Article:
More people sell cars, by the way, than make cars in this country. They're very big advertisers in local news, in radio, in newspapers, in things like that. So, part of the problem, Roland, is that if these car dealerships were to fail, it's not a Detroit, or a Midwest, or an Indiana, or an Ohio story. It is your story in your community everywhere across America.

MARTIN: Also folks who buy tables at events and all kind of stuff like that.

VELSHI: That's absolutely right.

MARTIN: So, sponsorship plays a critical role as well.


MARTIN: Ali, we certainly appreciate it. Thanks so much.

Now, folks, I want you to meet someone with a unique point of view. He used to own car dealerships in Southern California, but now he's a member of Congress.

California Congressman John Campbell, a Republican, joins me from Washington.

Now, Congressman, look, you have insight into this, because, look, you ran a car dealership for 25 years, owned and operated those dealerships, 300-some-odd employees. And so how do -- what is your sense, look, of Chrysler and GM possibly going into bankruptcy and affecting the broader community?

REP. JOHN CAMPBELL (R), CALIFORNIA: Well I think that there is a concern.

If you lost both General Motors and Chrysler, you lose suppliers that also supply Ford and Toyota. And the impact on the economy really would be devastating.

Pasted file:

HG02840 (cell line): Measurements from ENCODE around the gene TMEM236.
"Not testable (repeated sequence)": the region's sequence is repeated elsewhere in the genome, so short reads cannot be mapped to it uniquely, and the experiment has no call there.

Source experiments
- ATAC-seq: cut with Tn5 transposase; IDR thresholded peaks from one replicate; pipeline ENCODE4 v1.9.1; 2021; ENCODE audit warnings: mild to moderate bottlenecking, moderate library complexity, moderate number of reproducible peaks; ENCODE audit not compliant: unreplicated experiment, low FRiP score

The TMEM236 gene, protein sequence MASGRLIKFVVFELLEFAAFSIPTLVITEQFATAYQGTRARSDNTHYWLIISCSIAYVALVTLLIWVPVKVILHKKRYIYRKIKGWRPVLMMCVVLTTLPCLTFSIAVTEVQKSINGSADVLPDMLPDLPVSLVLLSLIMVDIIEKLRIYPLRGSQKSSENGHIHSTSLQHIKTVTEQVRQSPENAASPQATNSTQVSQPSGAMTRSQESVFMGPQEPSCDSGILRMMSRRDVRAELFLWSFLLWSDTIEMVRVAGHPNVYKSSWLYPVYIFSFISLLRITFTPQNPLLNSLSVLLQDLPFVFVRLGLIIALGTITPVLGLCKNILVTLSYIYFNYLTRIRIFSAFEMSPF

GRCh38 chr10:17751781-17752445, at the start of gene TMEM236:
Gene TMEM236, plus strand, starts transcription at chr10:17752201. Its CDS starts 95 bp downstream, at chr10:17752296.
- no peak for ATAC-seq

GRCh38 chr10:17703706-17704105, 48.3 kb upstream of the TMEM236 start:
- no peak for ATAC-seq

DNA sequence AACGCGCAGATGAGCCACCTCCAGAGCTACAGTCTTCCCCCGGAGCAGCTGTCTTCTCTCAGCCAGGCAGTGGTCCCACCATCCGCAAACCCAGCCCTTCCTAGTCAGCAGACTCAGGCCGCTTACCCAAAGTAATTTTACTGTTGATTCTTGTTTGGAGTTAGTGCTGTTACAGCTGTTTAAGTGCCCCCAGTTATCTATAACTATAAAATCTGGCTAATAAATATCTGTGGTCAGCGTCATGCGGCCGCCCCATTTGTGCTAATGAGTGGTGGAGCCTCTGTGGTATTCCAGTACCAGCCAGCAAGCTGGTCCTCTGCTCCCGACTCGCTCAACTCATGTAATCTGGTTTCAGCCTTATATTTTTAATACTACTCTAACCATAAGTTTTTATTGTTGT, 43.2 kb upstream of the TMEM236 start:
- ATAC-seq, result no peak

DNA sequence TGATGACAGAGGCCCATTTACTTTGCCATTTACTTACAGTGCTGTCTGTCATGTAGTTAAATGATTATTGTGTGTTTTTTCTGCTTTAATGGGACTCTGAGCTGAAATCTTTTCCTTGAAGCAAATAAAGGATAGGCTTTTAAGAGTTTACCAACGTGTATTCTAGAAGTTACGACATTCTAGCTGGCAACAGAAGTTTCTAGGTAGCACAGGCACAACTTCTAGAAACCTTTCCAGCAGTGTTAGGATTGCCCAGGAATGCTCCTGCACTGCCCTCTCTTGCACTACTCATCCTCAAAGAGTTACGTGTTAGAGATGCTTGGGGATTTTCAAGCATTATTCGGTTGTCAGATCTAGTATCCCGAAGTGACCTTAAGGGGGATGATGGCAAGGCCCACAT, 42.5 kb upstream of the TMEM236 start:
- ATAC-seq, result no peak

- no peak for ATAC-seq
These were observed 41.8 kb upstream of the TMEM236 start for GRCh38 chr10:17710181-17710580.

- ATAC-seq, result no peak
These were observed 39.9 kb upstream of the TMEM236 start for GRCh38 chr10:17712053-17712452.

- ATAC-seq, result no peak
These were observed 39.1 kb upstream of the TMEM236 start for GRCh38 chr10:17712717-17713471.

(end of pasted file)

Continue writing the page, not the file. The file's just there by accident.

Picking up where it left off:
But I think, as a dealer and so forth now, what -- you have to really dig deep and do the things you can to try and survive in this marketplace. But you have a lot of fixed costs as a car dealer. You have the inventory. You have got the real estate. You have got all those sorts of things. And it's tough to deal with here.

And when you look at the bankruptcy, I think what bankruptcy would be getting at is, certainly with General Motors, they're trying to get the bondholders to make concessions. They're trying to get the unions to make concessions. The UAW won't make concessions unless the bondholders do. The bondholders won't make concessions unless the unions do. Neither one seems to be ready to go first.

So I think the bankruptcy is there in case they can't get there. They will have to go to bankruptcy to make them both make concessions, because that's the only way these companies can survive.

MARTIN: Congressman, a lot of tough love from the president on Monday. Is he handling this right? Is he going about it the right way in terms of telling them, look, you got 30 days if you're Chrysler to strike this deal, GM, 60 days, you get rid of Rick Wagoner, get your house in order, or you are going to go to bankruptcy?

Is he doing the right thing?

CAMPBELL: There has to be some deadlines. Obviously, you can't just pour money into this forever. You have to have a plan that gets you out of it.